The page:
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Put your hand up if you remember when MTV was all about music videos…
Bands had already been experimenting with videos to accompany their songs (Richard Lester, the director of The Beatles’ Can’t Buy Me Love from A Hard Day’s Night was credited by MTV decades later with ‘basically inventing’ the music video), and shows like Top of the Pops in the UK and Countdown in Australia paved the way for what would become the MTV revolution.
In an industry rooted in radio and live performances, 12.01am on 1st August 1981 represented a paradigm shift in the world of music. A technological revolution was starting. Music suddenly became a visual phenomenon and perhaps most importantly, a marketing tool. For many, we didn’t know what our favourite bands looked like. Album covers were getting more abstract by design and videos represented a new and exciting form of engagement.
Buggles – Video Killed the Radio Star Video
The first video played on the new channel – Video Killed the Radio Star by Buggles – was a message to the industry that they should embrace MTV for what it could potentially do for their artists, but in those early days, no-one could have foreseen quite what.
Initially, the videos (provided for free by the record companies) were non-stop, introduced by ‘VJs’ who became celebrities in their own right, and very quickly the industry recognised the value in producing videos that were getting progressively creative, complex and by definition, expensive. They used them as promotional tools and the careers of the A-list musicians of the time – Michael Jackson, Madonna, Prince and Duran Duran – benefitted hugely from their videos being played in heavy rotation to previously untapped demographics.
Dire Straits – Money For Nothing Video
In 1989, MTV aired Madonna’s Like a Prayer video (a day after Pepsi premiered it as part of a multi-million dollar sponsorship deal) to consternation from a number of religious groups around the world who deemed it blasphemous, racist and sexually provocative. Such was the power of MTV at the time, at the 1989 MTV Music Video Awards, Like a Prayer earned nominations in the Viewer’s Choice and Video of the Year categories, winning the Viewer’s Choice award ahead of Fine Young Cannibals, Michael Jackson, Steve Winwood and Neil Young.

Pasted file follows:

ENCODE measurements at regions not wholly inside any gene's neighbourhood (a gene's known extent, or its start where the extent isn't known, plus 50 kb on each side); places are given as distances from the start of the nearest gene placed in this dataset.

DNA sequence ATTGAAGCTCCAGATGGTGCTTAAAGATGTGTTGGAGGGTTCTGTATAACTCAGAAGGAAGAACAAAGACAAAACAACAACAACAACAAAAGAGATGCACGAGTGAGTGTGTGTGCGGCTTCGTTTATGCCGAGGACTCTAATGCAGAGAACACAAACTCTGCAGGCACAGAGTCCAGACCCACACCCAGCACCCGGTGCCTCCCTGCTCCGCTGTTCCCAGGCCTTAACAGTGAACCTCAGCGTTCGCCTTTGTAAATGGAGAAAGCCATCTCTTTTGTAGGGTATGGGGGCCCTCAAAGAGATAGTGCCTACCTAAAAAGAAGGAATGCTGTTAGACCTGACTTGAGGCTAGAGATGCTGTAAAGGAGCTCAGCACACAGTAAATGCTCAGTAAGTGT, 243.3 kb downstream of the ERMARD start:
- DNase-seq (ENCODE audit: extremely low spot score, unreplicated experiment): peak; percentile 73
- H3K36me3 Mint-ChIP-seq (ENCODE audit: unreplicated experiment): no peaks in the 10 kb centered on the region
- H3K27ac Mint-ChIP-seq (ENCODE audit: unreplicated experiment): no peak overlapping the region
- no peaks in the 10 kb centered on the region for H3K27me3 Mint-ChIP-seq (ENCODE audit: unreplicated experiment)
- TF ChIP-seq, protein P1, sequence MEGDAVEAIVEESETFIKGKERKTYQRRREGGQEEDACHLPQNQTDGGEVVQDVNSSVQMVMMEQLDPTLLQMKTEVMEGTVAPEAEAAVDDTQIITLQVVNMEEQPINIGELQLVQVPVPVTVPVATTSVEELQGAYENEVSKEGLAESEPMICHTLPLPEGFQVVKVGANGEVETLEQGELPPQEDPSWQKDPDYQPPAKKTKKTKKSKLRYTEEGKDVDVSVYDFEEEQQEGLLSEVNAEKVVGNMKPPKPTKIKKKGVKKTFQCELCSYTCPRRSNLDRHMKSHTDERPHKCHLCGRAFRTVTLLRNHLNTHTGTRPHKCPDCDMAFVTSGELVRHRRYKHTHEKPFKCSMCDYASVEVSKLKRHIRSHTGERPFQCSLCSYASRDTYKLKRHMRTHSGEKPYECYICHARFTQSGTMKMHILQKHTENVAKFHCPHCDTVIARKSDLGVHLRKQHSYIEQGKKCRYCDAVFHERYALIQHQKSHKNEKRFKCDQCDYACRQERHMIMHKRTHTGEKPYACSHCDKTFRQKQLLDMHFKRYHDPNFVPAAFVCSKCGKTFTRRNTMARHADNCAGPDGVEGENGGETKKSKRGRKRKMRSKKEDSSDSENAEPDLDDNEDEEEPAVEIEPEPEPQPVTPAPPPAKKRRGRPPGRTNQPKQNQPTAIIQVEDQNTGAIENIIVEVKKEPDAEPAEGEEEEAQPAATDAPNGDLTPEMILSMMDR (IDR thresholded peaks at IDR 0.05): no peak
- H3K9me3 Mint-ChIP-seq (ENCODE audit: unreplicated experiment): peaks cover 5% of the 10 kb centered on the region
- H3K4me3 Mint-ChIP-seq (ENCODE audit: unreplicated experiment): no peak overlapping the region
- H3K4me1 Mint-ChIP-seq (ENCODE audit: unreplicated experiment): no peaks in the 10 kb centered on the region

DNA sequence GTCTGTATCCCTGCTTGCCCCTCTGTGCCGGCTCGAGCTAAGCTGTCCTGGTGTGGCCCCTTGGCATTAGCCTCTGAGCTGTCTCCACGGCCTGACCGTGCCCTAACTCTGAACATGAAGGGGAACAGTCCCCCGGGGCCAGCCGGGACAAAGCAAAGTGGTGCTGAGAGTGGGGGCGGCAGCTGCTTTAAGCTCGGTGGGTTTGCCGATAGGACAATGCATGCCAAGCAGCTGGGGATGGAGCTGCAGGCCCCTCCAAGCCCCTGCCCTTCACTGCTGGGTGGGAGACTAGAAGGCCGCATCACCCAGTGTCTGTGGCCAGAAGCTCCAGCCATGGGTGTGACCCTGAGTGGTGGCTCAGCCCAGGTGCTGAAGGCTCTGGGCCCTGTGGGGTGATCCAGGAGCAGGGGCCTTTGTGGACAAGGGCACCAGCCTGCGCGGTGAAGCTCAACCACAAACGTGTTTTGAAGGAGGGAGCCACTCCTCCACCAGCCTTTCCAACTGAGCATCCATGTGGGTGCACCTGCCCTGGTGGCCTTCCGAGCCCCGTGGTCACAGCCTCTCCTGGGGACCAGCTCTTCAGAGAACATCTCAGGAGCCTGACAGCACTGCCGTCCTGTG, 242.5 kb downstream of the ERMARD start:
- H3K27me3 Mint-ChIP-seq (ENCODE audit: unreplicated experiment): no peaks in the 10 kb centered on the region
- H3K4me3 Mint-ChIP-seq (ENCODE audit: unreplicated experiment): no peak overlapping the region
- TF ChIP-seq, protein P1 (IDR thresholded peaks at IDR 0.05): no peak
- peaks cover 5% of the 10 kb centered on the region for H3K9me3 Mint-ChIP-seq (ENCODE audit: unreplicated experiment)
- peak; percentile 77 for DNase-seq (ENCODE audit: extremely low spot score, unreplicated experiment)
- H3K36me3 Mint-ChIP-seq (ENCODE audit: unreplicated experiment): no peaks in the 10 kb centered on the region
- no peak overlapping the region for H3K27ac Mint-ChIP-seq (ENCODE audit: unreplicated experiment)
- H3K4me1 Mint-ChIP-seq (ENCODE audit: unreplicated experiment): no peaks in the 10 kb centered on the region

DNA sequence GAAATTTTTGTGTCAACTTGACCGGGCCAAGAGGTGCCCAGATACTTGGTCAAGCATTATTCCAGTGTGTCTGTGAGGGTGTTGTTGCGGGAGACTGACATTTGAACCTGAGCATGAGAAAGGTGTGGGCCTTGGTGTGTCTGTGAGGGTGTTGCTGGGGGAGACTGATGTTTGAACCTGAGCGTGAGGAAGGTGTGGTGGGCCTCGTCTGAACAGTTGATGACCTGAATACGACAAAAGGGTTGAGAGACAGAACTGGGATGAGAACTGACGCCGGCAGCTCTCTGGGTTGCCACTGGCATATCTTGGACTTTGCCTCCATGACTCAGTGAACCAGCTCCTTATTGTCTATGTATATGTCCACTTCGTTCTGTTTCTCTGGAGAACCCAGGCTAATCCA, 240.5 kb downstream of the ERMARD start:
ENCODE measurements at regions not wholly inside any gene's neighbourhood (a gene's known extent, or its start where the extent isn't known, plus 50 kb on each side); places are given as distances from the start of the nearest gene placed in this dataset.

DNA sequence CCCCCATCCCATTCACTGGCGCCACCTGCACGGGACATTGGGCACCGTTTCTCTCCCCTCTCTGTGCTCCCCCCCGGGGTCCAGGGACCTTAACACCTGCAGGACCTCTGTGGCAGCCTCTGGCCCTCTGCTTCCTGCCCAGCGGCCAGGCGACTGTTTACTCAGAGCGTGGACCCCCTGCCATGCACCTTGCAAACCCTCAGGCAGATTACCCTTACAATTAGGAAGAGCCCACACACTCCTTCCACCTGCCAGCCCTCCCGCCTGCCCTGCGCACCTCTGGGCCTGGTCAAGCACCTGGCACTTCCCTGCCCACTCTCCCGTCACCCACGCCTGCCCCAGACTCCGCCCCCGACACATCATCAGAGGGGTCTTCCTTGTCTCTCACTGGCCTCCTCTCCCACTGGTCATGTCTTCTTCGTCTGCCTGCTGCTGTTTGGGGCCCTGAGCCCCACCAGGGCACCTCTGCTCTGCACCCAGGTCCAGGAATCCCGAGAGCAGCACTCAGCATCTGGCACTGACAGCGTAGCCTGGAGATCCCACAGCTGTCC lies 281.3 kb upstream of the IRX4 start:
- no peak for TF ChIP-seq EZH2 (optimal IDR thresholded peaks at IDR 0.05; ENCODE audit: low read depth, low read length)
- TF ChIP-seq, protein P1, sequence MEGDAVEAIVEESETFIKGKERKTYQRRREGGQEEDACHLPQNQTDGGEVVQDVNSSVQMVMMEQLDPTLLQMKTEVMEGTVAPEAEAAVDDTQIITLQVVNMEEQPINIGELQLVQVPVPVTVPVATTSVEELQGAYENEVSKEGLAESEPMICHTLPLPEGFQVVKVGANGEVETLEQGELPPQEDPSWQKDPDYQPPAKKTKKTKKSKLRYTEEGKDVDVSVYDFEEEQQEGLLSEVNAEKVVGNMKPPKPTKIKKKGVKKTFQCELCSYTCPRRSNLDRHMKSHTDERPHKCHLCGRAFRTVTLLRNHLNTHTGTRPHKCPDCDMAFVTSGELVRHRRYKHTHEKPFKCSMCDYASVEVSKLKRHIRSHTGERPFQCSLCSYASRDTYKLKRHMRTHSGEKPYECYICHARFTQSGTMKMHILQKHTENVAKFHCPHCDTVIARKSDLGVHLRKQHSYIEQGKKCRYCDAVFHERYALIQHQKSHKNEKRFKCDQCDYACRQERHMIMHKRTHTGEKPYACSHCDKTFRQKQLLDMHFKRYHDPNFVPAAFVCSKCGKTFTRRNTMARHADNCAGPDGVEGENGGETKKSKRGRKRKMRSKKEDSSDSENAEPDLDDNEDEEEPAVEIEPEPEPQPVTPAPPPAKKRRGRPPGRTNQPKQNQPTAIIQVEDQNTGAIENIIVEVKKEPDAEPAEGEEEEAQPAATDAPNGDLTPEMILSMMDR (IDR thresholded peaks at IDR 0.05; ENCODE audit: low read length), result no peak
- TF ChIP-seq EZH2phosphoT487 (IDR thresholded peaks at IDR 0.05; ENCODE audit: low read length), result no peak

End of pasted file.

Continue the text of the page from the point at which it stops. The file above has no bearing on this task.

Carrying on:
When she came onstage to collect her award, she said ‘I would really like to thank Pepsi for causing so much controversy’.
Madonna – Like a Prayer Video
Recognising the fact that in the US (to which the UK and Europe followed), MTV was an influential and almost vital source of popular culture to young adults, they diversified their offering to include teenagers and adolescents and added non-music based programming to their schedule including The Real World, The Osbournes, The Hills, My Super Sweet 16, Laguna Beach, Beavis and Butthead and Celebrity Deathmatch.
More recently, less emphasis is put on broadcasting music videos (in part because we can get whatever we want on our phones, laptops and tablets instantly) and there has been a shift towards documentaries, game shows and public service programming aimed at their target demographic on topics like safe sex.
These days, MTV isn’t the powerhouse it once was but its impact on the industry cannot be underestimated. As it turns out, video didn’t kill radio stars per se, rather it gave them an additional platform to show us what they could do.
Billy Joel – We Didn’t Start the Fire Video
God-awful ‘talent’ shows aside where only Simon Cowell benefits, teenagers are still forming bands in garages and at school, children still stand in front of the mirror and pretend they are [insert whoever the most relevant star is] and there is a vibrant and exciting music scene here in the UK and MTV is in part (but not fully) responsible for kids wanting to become pop stars.
Michael Jackson – Bad Video
MTV changed the music landscape by allowing us to shift the relationships we had with our musical heroes from just listening to them on the radio to seeing them perform, dance, even talk in interviews. It gave us access to artists we had previously never heard of and genres we previously had no interest in.
Cynical marketing on the part of the record companies perhaps, but who among us doesn’t hear the lyric ‘I want my MTV’ from Dire Straits’ Money for Nothing and feel a tinge of nostalgia for Ray Cokes?